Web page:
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June 9, 2012, 5:22 am UTC
Microsoft Corp. kicked off the Electronic Entertainment Expo (E3) by unveiling new software called Xbox SmartGlass that will allow Xbox 360 users to stream and share content across smartphones, tablets and TVs. It also announced that it was bringing its Internet Explorer browser to the console this fall.
The gaming giant whose market-leading Xbox already streams Netflix and ESPN and other channels, unveiled a "SmartGlass" application on Monday that links the console to mobile devices powered by Windows or Apple Inc's iOS and Google Inc's Android.
"Internet Explorer coupled with the power of Xbox will, for the first time, deliver a fast, fluid, intuitive Web experience in the living room," said Xbox Live corporate vice president Marc Whitten.
The US software corporation has been trying for years to make a living-room entertainment hub of its Xbox, which has sold 67 million units since it launched in 2005. Now, the company is trying to expand the Xbox's entertainment menu and hook it up to "companion" mobile devices as a way to boost sales of its seven-year old console.
SmartGlass was demonstrated in several ways, turning a smartphone into a remote control used to surf the Web on a TV and utilizing a tablet as a way to display information about games, TV shows and movies that were simultaneously being played on a TV. Microsoft said the app would be available later this year for Windows phones, Windows 8 and other portable devices.
The feature is similar to the Wii U from Nintendo Co. The upcoming high-definition console will feature a touchscreen controller, which Nintendo announced Sunday would be called the Wii U GamePad. The controller provides different methods and perspectives to interact and play games on screen, as well as the ability to play games and browse the Web without the TV.
When it came to games, Microsoft used its E3 event to hype new installments of "Halo" and "Forza" and reveal new "Gears of War" and "Dance Central" editions, as well the completely new titles "Ascend: New Gods," "LocoCycle" and "Matter" from "Pirates of the Caribbean" . Director-Producer Gore Verbinski.
Microsoft said its voice-recognition ability for Kinect would be available in 12 more countries, and that it secured 35 new partnerships with the likes of the NBA, NHL, Univision and Viacom Inc. to provide content on Xbox 360. The company also announced it was launching a new online music service called Xbox Music.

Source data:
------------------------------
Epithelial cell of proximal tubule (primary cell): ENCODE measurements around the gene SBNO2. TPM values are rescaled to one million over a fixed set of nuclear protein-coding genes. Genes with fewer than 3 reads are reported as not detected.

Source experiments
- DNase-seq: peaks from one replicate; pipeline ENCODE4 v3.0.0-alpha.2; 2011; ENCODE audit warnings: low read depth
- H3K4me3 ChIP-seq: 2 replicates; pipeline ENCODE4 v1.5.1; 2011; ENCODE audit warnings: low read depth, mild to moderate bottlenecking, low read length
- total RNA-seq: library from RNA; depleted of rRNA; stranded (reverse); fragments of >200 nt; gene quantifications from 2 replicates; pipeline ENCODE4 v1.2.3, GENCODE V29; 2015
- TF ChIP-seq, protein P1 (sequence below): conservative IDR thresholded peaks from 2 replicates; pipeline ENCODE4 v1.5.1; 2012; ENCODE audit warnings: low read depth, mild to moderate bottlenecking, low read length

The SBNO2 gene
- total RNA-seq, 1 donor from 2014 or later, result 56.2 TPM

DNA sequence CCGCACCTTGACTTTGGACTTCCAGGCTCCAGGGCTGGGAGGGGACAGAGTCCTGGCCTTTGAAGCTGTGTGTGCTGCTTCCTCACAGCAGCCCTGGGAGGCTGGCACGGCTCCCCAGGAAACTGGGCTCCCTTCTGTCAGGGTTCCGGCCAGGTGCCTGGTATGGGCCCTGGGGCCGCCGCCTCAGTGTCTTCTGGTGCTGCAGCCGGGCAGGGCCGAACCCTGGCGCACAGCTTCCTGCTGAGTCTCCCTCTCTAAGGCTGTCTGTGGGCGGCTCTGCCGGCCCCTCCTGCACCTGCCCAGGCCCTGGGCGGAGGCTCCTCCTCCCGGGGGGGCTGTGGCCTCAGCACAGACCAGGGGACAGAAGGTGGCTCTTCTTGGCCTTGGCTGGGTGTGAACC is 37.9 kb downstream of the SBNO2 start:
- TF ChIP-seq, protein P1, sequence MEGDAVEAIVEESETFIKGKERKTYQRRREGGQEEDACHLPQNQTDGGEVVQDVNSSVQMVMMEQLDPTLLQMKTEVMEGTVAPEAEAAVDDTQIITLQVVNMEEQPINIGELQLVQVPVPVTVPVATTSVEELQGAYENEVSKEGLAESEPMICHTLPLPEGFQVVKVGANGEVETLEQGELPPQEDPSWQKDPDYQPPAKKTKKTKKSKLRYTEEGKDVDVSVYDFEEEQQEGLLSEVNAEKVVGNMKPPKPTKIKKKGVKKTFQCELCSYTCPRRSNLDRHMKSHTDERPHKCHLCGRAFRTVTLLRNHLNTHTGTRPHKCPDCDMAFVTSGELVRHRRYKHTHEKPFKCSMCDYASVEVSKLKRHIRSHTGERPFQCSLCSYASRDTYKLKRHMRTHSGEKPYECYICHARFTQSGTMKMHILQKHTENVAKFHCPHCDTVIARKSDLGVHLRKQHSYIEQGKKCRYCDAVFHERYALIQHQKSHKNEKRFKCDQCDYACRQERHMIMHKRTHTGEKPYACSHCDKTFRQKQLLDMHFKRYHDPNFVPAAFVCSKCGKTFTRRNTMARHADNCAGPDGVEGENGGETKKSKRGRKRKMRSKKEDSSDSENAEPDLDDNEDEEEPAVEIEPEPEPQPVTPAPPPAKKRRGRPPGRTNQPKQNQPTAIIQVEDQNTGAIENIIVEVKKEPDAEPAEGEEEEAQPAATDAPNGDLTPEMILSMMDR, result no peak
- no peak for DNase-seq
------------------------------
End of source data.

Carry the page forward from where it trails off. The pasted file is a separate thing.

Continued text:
To work with a video, the content or app will have to be designed to interface with Xbox SmartGlass. Xbox Live has gained access to Paramount's library of movies, and Paramount films could be among the first to work. The SmartGlass app would have a small file size, since it's a streaming technology. What's shown on the tablet or phone screen could be swapped with what's on the large-screen TV, too.
Turning to the music streaming feature, Microsoft has confirmed that the Zune brand will be heading to the graveyard. All Zune-related products and services will be rebranded under a new Xbox Music service. The new Xbox music service will extend a user’s library of songs across multiple platforms, including PCs, smartphones, and tablets running the company’s new Windows 8 operating system. Microsoft is probably hoping that the Xbox brand will give its digital music efforts a fresh and exciting new appeal — basically everything that the Zune isn’t.
Microsoft is the second company at this year's E3 in Los Angeles - the annual gathering of the industry's top executives and analysts and fans -- to show off services that employ a second screen. Nintendo's GamePad controller, unveiled on Monday, is used in conjunction with the company's consoles and features a screen that can display additional content and gameplay.
It's an early look, but SmartGlass looks better in person than it did on stage. It all depends on the apps. To some extent, it's hard to judge right now in such an early stage. Also, the app will be free, and will work with many devices most people already own.
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